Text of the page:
The fact is a study published Nature, however, blames the decline on changes in farming practices that mean there's less food for birds in winter. Wow! A far cry from your implications.

    The fact is Wild Animals on the whole tend to do better in close proximity to Man....

    ""So Thi Chi, do you believe that man's activities have NO environmental impact? Or do you just believe global warming is a myth, but that undoubtedly there are other environmental impacts due to man's activities?""

    No one has made this claim. However, nothing is that simple. I don?t buy most the hype because I have found most information is agenda driven and/or based on junk science, which, I feel I have proved with some specifics.

    Regarding your "Duh" Claim, I repost this for your benefit:

    """The scientific evidence paints a much brighter picture of deforestation in the world. Looking at the NASA Landsat satellite images of the deforestation rates in the Amazon rainforest as an example, about 12.5 percent has been cleared. Of the 12.5 percent, one half to one third of that is fallow, or in the process of regeneration, meaning that at any given moment up to 94 percent of the Amazon is left to nature. Even the Environmental Defense Fund and Sting's Rainforest Foundation concede, among the fine print, that the forest is nearly 90 percent intact.

    Philip Stott of the University of London and author of the new book, "Tropical Rainforests: Political and Hegemonic Myth-making," maintains that the environmental campaigns have lost perspective.

    "One of the simple, but very important, facts is that the rainforests have only been around for between 12,000 and 16,000 years," he says. "That sounds like a very long time, but in terms of the history of the earth, it's hardly a pinprick. The simple point is that there are now still -- despite what humans have done -- more rainforests today than there were 12,000 years ago." ""

  • Realist


    are you telling me you read the book you recommended?

    Moore looks at historical evidence and finds that the temperature of the earth has fluctuated dramatically over the past 200,000 years. And he reports that mankind has "prospered during warm periods and suffered during cold ones." For example, agriculture was made possible by warmer climates. "From its origins around 8000 b.c.," writes Moore, "agriculture spread northward, appearing in Greece about 6000 b.c., Hungary in 5000 b.c., France in 4500 b.c., and Poland in 4250 b.c. Is it chance that this northward spread followed a gradual warming of the climate that made agriculture more feasible at higher latitudes?"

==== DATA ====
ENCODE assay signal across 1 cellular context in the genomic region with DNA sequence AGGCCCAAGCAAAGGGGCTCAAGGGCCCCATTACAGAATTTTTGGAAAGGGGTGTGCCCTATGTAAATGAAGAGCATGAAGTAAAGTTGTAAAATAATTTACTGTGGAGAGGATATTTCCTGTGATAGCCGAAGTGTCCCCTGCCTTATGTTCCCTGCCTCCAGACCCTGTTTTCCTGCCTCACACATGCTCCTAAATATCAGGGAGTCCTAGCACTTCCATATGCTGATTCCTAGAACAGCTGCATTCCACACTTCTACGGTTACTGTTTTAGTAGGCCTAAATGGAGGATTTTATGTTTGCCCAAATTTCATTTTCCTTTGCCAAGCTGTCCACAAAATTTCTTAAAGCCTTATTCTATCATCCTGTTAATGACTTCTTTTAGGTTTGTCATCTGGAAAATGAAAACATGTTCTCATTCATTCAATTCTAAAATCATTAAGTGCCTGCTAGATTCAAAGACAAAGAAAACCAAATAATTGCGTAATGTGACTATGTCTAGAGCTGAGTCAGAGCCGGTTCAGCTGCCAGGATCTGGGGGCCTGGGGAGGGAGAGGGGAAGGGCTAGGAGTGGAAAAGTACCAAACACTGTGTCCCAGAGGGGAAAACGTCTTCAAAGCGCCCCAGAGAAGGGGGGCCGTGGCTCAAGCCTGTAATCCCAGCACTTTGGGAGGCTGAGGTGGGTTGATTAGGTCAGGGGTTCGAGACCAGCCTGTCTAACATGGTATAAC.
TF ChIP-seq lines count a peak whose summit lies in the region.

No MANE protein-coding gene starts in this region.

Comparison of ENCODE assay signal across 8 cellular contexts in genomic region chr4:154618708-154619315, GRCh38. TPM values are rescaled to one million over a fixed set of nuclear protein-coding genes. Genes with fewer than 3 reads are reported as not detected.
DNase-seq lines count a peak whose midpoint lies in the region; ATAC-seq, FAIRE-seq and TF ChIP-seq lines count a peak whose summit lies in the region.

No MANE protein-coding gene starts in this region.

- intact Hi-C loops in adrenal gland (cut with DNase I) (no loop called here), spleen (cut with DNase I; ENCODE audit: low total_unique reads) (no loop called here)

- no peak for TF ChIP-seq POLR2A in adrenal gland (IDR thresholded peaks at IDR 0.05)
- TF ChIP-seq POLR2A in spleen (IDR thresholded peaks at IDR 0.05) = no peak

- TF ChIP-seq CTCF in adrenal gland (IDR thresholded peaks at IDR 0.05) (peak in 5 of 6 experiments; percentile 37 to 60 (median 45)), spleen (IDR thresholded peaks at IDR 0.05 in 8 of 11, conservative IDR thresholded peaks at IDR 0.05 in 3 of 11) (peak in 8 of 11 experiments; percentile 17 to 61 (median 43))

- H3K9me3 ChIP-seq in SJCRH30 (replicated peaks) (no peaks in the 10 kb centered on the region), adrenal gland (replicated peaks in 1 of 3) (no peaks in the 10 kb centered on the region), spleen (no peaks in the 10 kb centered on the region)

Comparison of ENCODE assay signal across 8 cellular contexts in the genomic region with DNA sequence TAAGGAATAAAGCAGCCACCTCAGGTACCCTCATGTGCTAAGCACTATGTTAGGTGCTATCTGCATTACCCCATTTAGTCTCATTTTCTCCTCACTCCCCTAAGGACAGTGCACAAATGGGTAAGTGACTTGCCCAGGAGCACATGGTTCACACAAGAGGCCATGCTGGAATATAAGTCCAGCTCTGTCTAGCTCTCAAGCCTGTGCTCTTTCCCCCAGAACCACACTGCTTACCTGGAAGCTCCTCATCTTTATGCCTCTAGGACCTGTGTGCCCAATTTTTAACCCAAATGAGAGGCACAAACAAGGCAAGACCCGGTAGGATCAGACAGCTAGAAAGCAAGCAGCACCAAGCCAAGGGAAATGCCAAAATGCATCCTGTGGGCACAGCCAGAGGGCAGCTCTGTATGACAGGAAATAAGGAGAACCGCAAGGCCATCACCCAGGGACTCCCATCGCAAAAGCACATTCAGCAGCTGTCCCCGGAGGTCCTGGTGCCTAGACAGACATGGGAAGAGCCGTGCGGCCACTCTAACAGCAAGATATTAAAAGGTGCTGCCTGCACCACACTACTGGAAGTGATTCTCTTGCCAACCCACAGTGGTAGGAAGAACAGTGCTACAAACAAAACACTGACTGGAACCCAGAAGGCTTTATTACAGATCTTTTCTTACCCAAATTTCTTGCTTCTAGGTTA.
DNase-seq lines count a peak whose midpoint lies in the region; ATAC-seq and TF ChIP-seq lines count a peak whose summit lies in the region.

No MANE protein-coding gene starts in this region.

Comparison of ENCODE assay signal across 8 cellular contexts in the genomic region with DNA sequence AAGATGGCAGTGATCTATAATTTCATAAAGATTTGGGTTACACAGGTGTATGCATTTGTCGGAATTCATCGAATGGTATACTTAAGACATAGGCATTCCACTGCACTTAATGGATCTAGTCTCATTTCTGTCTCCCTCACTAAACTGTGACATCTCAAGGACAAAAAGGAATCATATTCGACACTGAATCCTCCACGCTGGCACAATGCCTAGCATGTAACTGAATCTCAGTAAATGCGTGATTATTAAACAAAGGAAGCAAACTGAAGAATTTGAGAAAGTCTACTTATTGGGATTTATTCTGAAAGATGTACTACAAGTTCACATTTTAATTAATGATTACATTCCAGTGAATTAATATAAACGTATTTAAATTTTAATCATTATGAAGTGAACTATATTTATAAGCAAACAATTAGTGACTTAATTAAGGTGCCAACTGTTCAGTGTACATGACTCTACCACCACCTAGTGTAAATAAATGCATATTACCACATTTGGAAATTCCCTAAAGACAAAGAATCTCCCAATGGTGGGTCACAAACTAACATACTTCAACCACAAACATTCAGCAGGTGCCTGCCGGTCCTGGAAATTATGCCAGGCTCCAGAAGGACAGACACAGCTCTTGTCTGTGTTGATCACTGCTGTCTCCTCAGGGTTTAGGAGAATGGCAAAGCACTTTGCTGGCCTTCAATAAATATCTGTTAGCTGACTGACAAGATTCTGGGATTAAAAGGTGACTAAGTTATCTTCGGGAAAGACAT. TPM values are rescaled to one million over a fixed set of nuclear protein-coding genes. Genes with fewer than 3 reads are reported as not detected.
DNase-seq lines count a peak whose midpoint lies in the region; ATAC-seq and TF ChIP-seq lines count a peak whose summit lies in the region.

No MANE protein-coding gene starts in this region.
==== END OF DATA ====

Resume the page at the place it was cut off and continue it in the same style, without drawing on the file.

"mankind" has prospered from the end of the ice age. However, while northern parts of the hemisphere became accessible parts in todays middle east, egypt, etc. turned into a desert. Further increasing the temp will cause most likely a further spread of the deserts.

    increasing temp. will also cause increased sea levels...which will cause immense problems for the coast lines.

    Life spans also increased in periods characterized by warmer weather. Moore looks at life expectancy from 8000 b.c. to a.d. 1400 and finds that the "warmest periods, the Neolithic, Bronze Age, and the thirteenth century, enjoyed the longest life spans of the entire period."

    Since you read his book a quick does he determine the life expectancy in 8000b.c.? just curious!

    Would mankind benefit from higher temperatures during the next several decades or centuries? That is, would history repeat itself? Moore argues that it would. He predicts that increased carbon dioxide emissions, coupled with warmer autumns and winters, would boost agricultural production, reduce heating costs, improve transportation, and cut fatalities. Moreover, many people simply prefer warmer weather.

    again, it is very likely that higher temps will cause a spread of deserts, increase in hurricanes and extreme weather, increase fatalities from heat (in france thousands of old people died one years ago becasue of the heat wave), spread of tropical diseases...and lastly increase in air conditioner costs!